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ne night at dinnertime when I was in third grade, someone prompted me to share what I wanted to be when I grew up. We were not yet a family of five then—it was just my mom, my dad, and my first brother, who’s four years younger than me. We sat underneath a domed light fixture that hung above the birch dining table in our white-tiled kitchen. I don’t recall how the conversation started, but when I announced—“I want to be a waitress!”—I remember clearly the reaction that followed. My father, a Nigerian immigrant, looked crestfallen for a beat, then rallied as if to shake off his disappointment. My mother, fork still in hand, silently rested it on her plate without releasing her grip. I knew this feeling in the air was not good.

“No,” my father finally said, shaking his head with a chuckle, as if comforted by the absurdity. “You will not be a waitress.” His Benin City accent pressed down hard.

Mom added, “You want—you can—there are many things you can do.” I’m sure she began to list a number of prestigious-sounding professions to expand my aspirations.

“But, but—I want to be a waitress,” I whined, not understanding their resistance.

Today, I consider what it felt like then to be my parents, a black, multi-degreed couple barely out of the distressing Reagan era with a master’s and doctorate between them from Stanford and UC Berkeley. Imagine processing the micro-aggressions of your respective careers, feeding two ravenous eaters in a mortgaged, ranch-style new construction at the end of a sweeping cul-de-sac where you’re surrounded by white neighbors because the nearby school you chose for your kids is the best in the area, only to have your “gifted” yet stubborn eldest child inform you she wants to work for state minimum wage, plus tips.

Back then the weight of black middle-class mobility was not yet a consideration for me. I had no concept of the labor-intensive work required of restaurant employees, nor did I know how American diners historically devalued that work—especially when a black person did it. I didn’t know how hard my family had worked, generations of thankless effort and trailblazing, just so becoming waitstaff wouldn’t be my only option. Dining out was not something I got to experience every day, but when I did, it was special and I wanted to participate in the way that made sense to me. From my point of view, the best gig in the restaurant was the person who brought me my food. How could I not want to be her when I grew up? You spend the day making people happy with giant plates of dinner they couldn’t have made better at home!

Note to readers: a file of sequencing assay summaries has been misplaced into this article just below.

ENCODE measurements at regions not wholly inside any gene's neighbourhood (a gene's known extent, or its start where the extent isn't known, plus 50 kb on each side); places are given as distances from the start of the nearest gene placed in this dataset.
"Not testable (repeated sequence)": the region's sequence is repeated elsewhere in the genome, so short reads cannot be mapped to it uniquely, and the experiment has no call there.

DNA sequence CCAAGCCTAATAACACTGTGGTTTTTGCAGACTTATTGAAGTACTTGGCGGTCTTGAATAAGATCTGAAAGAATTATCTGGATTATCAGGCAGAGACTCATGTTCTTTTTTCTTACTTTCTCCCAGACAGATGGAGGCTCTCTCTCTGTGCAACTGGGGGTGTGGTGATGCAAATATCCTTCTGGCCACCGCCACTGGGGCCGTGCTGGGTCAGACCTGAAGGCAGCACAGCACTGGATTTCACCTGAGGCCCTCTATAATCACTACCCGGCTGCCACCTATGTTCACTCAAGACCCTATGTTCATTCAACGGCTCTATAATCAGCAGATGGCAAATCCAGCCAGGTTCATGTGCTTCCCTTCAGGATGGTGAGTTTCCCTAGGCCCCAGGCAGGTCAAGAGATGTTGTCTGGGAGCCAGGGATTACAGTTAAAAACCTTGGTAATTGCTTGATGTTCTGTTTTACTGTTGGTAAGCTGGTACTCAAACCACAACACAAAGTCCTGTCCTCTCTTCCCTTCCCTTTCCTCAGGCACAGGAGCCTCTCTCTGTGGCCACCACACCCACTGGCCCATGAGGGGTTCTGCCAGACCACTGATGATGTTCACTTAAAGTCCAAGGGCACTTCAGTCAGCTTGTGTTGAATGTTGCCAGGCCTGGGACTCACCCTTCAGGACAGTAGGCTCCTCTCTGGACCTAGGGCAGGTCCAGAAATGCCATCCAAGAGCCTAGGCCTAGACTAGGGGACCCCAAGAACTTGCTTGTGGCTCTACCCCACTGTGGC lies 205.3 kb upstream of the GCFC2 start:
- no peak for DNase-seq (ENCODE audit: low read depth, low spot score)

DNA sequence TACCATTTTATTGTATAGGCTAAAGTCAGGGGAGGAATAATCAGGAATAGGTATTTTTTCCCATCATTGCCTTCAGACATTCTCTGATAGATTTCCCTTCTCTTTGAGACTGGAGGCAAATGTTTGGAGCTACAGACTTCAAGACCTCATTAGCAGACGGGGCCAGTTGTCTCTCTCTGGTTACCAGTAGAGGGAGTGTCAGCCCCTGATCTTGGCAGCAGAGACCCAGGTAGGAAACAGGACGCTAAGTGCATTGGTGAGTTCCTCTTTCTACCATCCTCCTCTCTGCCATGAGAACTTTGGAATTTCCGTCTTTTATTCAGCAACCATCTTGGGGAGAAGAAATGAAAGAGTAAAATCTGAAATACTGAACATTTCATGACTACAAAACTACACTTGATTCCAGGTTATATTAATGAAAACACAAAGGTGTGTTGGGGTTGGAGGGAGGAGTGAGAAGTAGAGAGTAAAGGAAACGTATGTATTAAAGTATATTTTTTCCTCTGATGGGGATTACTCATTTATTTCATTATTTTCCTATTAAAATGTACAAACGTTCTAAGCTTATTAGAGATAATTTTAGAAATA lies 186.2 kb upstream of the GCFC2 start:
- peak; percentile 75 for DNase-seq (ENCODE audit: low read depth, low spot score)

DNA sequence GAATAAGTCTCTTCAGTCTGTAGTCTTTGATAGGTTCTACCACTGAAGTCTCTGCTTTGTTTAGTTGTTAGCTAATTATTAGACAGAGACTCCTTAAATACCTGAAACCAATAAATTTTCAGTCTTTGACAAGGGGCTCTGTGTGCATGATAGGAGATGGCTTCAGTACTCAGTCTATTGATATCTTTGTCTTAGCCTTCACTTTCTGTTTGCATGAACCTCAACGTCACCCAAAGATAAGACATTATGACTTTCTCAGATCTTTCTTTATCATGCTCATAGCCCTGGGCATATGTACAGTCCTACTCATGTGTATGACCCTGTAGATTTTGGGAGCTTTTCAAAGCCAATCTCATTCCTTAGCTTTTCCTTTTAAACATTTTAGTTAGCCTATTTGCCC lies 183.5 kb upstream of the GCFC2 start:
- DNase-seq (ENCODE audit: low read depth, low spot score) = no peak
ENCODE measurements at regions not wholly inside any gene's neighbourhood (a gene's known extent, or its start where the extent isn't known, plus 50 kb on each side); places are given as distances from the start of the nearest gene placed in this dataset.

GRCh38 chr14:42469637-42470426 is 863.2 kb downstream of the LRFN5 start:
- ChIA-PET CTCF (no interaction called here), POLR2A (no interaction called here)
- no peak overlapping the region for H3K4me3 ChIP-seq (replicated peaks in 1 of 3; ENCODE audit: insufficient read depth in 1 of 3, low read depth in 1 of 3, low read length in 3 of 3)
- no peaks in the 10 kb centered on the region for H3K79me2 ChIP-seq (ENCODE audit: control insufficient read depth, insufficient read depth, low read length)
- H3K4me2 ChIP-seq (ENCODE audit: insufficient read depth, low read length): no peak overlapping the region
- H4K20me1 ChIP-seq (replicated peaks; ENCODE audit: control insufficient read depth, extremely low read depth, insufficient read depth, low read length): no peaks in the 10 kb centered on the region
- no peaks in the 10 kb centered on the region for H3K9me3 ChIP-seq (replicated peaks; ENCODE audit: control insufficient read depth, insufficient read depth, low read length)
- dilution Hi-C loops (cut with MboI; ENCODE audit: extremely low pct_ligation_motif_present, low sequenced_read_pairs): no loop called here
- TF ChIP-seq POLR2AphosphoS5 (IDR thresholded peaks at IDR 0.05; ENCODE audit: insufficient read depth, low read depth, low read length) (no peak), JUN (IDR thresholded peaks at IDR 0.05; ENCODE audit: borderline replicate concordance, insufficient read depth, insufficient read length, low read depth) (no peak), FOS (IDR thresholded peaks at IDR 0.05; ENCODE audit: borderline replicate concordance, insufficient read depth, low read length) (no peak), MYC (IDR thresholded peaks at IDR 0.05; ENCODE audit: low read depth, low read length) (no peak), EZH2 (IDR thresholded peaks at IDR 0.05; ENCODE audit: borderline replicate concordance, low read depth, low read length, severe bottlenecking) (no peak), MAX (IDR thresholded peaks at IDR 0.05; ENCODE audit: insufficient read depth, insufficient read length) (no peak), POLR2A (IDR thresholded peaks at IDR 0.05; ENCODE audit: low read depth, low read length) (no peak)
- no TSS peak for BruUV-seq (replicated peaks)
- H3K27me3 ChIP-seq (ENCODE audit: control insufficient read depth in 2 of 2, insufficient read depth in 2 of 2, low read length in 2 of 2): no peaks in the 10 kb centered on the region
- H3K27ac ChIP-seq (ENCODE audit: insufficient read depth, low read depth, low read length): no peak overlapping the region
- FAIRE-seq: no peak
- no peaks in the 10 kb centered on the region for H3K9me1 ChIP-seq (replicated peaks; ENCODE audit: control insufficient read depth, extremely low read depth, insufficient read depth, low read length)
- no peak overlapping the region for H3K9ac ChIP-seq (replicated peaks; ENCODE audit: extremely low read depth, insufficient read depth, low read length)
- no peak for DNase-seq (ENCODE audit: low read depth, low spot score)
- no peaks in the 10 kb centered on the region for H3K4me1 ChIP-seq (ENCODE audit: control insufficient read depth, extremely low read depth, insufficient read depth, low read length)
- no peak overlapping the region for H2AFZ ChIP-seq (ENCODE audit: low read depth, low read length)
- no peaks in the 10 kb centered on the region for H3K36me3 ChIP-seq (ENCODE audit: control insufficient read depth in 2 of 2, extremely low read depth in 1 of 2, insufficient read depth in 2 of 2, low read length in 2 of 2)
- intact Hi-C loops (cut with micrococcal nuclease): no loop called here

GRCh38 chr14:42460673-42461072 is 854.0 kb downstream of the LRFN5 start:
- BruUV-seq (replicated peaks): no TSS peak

San Joaquin Valley dining options in the early 1990s might not have attracted national restaurant criticism, but as a kid, I was constantly excited. We ate chicken teriyaki bowls at the Clovis strip mall restaurant Dai-Ichi. On occasions that seemed ordained from God, I’d get a French toast plate from Carrows. Mexican food was always in the rotation. HomeTown Buffet, as American and gluttonous as it sounds, was the jam.

I recall a Chinese restaurant with cherry wood décor where we’d have Peking duck and moo shoo pork. Famously, after pulling into the restaurant parking lot one Sunday afternoon, my child’s mind conflated cultures and I dismissed Japanese and Chinese cuisine as “the same thing,” repeating a sentiment a school friend had shared. Intellectualism was prized in my household, as was, you know, having common sense. My people bought and read all kinds of books, I had a time-worn library card, TV time was limited, and it was a badge of honor to jump into an adult conversation about current events and have your contribution acknowledged. Upon hearing my misguided comment, my parents laughed at me while strolling to the restaurant entrance, and my mom made that “uh uh uhhhh” sound that her mom, my Grandma Ruth, would make if I tried to swipe a LifeSaver without permission.

“You better get your facts straight,” she said.

“Don’t let anyone hear you say that,” my father chimed in.

Their responses made me feel (appropriately) like I’d totally missed something. This was more effective parenting than any lecture. I walked into the Chinese American dining room a bit embarrassed, but with a new sense of alertness at the foods described on the menu. In my family, us kids ate what everyone ate; there were no special meals or stashed bags of animal crackers. We had to speak up to the server, make eye contact, say “please” and “thank you,” and try everything that was ordered. Later, when I was at UCLA, I was on a date with a guy who freaked out at how comfortable I was ordering sushi. I realized then how bold my early dining education was. My parents, my grandmother, and my maternal aunt and uncle taught me to expect respect when I entered a dining room and to return it ten-fold to the people serving me. They taught me to ask for what I wanted while being attentive to the choices offered. I learned to try new things. I learned that any restaurant with an OPEN sign meant that I should be able to walk into it.